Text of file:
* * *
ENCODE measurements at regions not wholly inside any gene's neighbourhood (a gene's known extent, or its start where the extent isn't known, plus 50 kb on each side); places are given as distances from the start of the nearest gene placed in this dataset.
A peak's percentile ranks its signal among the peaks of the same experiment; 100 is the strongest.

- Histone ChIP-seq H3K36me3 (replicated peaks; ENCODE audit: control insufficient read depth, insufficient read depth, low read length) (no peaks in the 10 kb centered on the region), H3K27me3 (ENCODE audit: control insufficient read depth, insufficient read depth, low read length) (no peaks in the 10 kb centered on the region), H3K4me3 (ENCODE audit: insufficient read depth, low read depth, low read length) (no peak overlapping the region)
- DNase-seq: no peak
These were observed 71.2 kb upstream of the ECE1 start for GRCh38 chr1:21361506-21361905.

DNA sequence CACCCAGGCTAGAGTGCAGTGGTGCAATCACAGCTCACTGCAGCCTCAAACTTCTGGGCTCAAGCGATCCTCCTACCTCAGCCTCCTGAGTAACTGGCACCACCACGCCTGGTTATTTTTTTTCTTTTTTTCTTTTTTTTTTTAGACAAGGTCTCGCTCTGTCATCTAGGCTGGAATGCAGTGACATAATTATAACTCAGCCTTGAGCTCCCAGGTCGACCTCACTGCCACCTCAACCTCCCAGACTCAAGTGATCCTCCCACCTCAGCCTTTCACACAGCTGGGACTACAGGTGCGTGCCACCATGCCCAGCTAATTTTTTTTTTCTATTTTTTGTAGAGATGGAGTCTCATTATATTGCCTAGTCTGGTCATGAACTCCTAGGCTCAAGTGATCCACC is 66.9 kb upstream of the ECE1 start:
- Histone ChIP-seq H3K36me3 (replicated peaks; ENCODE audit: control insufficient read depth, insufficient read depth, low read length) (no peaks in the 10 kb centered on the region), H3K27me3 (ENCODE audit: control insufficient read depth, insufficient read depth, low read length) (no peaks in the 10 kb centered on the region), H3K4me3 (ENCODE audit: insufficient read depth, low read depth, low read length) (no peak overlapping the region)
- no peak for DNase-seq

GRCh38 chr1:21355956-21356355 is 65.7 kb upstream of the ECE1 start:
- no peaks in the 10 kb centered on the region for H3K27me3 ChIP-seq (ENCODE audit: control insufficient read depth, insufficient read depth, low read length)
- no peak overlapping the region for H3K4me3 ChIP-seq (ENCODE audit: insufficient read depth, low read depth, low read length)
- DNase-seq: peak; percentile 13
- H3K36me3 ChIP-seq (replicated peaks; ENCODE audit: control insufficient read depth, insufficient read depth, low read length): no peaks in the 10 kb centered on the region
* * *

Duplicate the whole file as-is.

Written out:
ENCODE measurements at regions not wholly inside any gene's neighbourhood (a gene's known extent, or its start where the extent isn't known, plus 50 kb on each side); places are given as distances from the start of the nearest gene placed in this dataset.
A peak's percentile ranks its signal among the peaks of the same experiment; 100 is the strongest.

- Histone ChIP-seq H3K36me3 (replicated peaks; ENCODE audit: control insufficient read depth, insufficient read depth, low read length) (no peaks in the 10 kb centered on the region), H3K27me3 (ENCODE audit: control insufficient read depth, insufficient read depth, low read length) (no peaks in the 10 kb centered on the region), H3K4me3 (ENCODE audit: insufficient read depth, low read depth, low read length) (no peak overlapping the region)
- DNase-seq: no peak
These were observed 71.2 kb upstream of the ECE1 start for GRCh38 chr1:21361506-21361905.

DNA sequence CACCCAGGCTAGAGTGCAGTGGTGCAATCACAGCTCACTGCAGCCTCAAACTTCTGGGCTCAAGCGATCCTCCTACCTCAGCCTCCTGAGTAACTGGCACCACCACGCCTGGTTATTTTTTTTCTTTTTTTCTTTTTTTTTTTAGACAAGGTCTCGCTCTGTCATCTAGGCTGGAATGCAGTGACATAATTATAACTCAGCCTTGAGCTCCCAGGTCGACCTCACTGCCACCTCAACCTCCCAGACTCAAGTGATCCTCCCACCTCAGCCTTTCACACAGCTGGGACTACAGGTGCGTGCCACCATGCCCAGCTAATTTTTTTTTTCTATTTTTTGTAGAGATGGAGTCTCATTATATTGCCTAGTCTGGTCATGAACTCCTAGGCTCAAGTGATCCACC is 66.9 kb upstream of the ECE1 start:
- Histone ChIP-seq H3K36me3 (replicated peaks; ENCODE audit: control insufficient read depth, insufficient read depth, low read length) (no peaks in the 10 kb centered on the region), H3K27me3 (ENCODE audit: control insufficient read depth, insufficient read depth, low read length) (no peaks in the 10 kb centered on the region), H3K4me3 (ENCODE audit: insufficient read depth, low read depth, low read length) (no peak overlapping the region)
- no peak for DNase-seq

GRCh38 chr1:21355956-21356355 is 65.7 kb upstream of the ECE1 start:
- no peaks in the 10 kb centered on the region for H3K27me3 ChIP-seq (ENCODE audit: control insufficient read depth, insufficient read depth, low read length)
- no peak overlapping the region for H3K4me3 ChIP-seq (ENCODE audit: insufficient read depth, low read depth, low read length)
- DNase-seq: peak; percentile 13
- H3K36me3 ChIP-seq (replicated peaks; ENCODE audit: control insufficient read depth, insufficient read depth, low read length): no peaks in the 10 kb centered on the region